The programme is designed with careers in music technology and music computing in mind. It fosters the development of interdisciplinary understanding across the broad fields of computer science, creative practice and musical research, and is designed to meet the opportunities, challenges and intellectual demands presented by careers in the culture industries, in music technology and in audio, music and media-related computing.

Many of our graduates choose careers in fields related to their musical knowledge: teaching, performing, arts administration, music librarianship, publishing and retailing, record companies and production, or technical work in radio or television. You can read more about careers options after graduating on our Music skills and careers page.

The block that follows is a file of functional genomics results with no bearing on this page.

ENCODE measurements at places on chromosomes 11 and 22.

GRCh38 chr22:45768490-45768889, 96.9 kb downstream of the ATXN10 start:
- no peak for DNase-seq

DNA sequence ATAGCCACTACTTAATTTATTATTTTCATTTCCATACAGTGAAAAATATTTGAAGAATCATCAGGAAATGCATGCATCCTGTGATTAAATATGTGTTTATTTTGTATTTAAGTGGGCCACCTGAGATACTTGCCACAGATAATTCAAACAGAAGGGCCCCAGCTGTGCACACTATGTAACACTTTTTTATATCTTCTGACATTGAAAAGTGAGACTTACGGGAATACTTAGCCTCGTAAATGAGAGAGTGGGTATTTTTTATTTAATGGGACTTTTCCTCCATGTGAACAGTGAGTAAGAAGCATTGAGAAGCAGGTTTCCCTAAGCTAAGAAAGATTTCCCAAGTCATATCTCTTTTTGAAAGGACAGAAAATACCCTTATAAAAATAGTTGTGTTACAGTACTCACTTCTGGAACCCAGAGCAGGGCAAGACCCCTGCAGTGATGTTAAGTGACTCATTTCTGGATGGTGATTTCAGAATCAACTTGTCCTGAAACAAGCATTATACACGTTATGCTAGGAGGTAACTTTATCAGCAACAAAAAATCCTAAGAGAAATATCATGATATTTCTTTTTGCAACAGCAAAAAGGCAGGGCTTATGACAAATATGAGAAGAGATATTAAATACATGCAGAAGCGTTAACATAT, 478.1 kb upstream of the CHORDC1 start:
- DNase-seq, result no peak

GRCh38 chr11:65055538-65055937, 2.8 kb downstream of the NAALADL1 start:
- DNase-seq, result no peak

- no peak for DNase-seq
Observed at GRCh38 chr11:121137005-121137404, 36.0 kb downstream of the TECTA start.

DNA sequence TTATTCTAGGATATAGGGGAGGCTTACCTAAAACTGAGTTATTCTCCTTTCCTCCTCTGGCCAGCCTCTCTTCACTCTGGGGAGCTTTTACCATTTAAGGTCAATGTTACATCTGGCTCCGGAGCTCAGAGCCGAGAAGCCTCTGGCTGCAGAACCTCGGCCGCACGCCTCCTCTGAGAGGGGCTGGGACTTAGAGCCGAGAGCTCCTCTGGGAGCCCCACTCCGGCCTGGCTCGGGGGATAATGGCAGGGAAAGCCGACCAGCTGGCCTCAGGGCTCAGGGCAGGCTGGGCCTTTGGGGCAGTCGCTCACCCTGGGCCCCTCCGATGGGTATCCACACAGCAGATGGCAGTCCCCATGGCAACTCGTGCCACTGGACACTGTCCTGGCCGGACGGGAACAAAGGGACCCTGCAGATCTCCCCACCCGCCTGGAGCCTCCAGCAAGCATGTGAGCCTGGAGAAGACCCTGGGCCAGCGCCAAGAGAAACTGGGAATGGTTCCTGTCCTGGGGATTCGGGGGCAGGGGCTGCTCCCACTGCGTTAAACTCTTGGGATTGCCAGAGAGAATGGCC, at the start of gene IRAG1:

Find out more about employability at Goldsmiths

Learning & teaching

On this degree you'll attend lectures and seminars where you'll hear about ideas and concepts related to specific topics, and where you'll be encouraged to discuss and debate the issues raised. This will enhance your academic knowledge of the subject, and will improve your communication skills. You'll also attend workshops and tutorials that develop key technical skills.

But this is just a small proportion of what we expect you to do on the degree. For each hour of taught learning, we expect you to complete another 5-6 hours of independent study. This typically involves carrying out required and additional reading, preparing topics for discussion, or producing project work.